London (AFP) - British distance great Mo Farah found himself top of the podium again with a third victory in the 'Big Half' -- a London half-marathon -- on Sunday.
Farah's win, which a month ahead of the London Marathon proper, followed the four-time Olympic champion's shock defeat by club runner Ellis Cross in a 10 kilometre race in London in May.
That reverse led to a fresh debate over whether the 39-year-old Farah, who won double Olympic gold (5,000m and 10,000m) at both the 2012 and 2016 Games, should retire from competitive racing.
But he was out on front in south London on Sunday, crossing the finish line in Greenwich in a time of 61 minutes and 49 seconds after surging clear of the field in the final three miles of a 13.1-mile course.
Jack Rowe was second and defending champion Jake Smith third.
"Today wasn't easy but most important is the win and it is nice to be back," Farah told BBC Sport.
Somalia-born Farah, who in July revealed he had been illegally trafficked into Britain as a child, added: "The key thing for me today was to try and win, no matter what happened.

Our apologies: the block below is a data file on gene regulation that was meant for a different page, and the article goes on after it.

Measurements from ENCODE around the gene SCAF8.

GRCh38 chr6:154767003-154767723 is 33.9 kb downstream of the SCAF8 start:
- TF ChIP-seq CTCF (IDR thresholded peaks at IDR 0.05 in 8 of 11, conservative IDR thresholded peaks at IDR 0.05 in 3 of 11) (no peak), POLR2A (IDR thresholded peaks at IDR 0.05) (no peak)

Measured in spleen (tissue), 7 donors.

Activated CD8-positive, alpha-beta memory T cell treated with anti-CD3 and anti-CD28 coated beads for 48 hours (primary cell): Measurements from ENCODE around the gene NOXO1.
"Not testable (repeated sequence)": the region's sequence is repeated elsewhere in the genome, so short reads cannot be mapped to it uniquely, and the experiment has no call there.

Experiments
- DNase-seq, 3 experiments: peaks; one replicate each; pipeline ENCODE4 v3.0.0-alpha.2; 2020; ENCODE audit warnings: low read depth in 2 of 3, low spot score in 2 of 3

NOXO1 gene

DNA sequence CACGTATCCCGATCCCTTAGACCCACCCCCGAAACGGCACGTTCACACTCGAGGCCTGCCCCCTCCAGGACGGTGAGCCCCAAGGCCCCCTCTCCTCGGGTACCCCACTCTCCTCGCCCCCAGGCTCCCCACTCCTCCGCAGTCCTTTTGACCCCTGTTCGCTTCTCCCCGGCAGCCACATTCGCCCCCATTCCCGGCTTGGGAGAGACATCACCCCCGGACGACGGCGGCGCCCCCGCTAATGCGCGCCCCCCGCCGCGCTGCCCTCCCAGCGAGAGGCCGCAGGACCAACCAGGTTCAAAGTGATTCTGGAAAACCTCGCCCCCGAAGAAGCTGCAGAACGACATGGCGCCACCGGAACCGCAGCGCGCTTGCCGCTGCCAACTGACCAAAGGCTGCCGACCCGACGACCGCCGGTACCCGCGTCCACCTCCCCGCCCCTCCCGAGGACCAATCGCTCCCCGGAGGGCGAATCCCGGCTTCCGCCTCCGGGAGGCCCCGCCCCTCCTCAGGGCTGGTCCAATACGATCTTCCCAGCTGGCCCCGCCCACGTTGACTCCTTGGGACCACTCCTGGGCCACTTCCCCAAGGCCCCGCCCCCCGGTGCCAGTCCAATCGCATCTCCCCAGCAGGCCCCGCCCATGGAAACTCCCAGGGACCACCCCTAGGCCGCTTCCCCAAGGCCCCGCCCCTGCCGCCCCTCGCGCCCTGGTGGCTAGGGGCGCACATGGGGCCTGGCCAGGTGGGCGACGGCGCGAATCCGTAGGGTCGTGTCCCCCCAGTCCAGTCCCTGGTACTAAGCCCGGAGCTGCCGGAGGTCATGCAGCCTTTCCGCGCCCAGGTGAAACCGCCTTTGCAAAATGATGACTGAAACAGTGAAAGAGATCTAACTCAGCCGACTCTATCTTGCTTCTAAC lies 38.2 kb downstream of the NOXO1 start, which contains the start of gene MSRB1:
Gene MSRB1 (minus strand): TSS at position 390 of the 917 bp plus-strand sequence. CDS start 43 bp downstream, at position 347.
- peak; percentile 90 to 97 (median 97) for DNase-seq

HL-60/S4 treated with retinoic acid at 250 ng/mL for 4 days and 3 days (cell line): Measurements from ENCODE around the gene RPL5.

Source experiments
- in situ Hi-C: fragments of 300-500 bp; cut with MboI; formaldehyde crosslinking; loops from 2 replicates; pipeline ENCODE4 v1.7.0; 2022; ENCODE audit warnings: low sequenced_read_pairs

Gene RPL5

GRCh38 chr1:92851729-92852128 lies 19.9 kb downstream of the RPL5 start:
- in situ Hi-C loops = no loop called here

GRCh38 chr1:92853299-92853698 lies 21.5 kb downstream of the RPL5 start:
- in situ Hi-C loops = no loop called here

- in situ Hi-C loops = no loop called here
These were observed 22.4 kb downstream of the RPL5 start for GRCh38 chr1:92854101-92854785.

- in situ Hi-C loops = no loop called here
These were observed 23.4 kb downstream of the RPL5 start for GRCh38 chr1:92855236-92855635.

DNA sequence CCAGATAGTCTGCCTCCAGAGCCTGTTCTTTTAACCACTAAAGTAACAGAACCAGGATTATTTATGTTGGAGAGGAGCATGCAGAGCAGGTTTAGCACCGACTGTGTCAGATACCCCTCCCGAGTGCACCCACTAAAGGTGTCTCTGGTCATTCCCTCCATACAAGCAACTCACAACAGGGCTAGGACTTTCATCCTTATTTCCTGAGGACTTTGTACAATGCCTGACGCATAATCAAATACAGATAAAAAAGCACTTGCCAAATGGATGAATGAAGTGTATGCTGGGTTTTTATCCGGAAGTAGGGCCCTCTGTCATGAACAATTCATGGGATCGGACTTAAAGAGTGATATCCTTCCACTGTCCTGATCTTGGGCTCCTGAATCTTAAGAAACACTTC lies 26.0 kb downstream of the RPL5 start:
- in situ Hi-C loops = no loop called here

"It was to play around with things, pick up my drink and all practice ahead of the London Marathon."
Scotland's Commonwealth Games gold medallist Eilish McColgan won the elite women's race with a record time of 67.34 minutes but unlike Farah she will not be competing in the London Marathon.
McColgan suffered an adverse reaction while refuelling during long-distance races and has been diagnosed with rebound hypoglycemia -- a condition affecting endurance athletes that leads to reduced blood sugar levels and means there is not enough glucose in the blood to meet the body's demands.
But McColgan stuck to water on Sunday as she bettered Charlotte Purdue's time of 69.51 minutes last year.
"To run a two-minute course record, I can't ask any more," she said.
Turning to the London Marathon, McColgan added: "It is disappointing and if it was up to me I would probably try and batter on, muscle through but I know that is my heart speaking and the sensible decision is to get everything right for April (when the 2023 edition will be staged).
"The good thing is it is only seven months.I would be more frustrated if it was a full year to wait."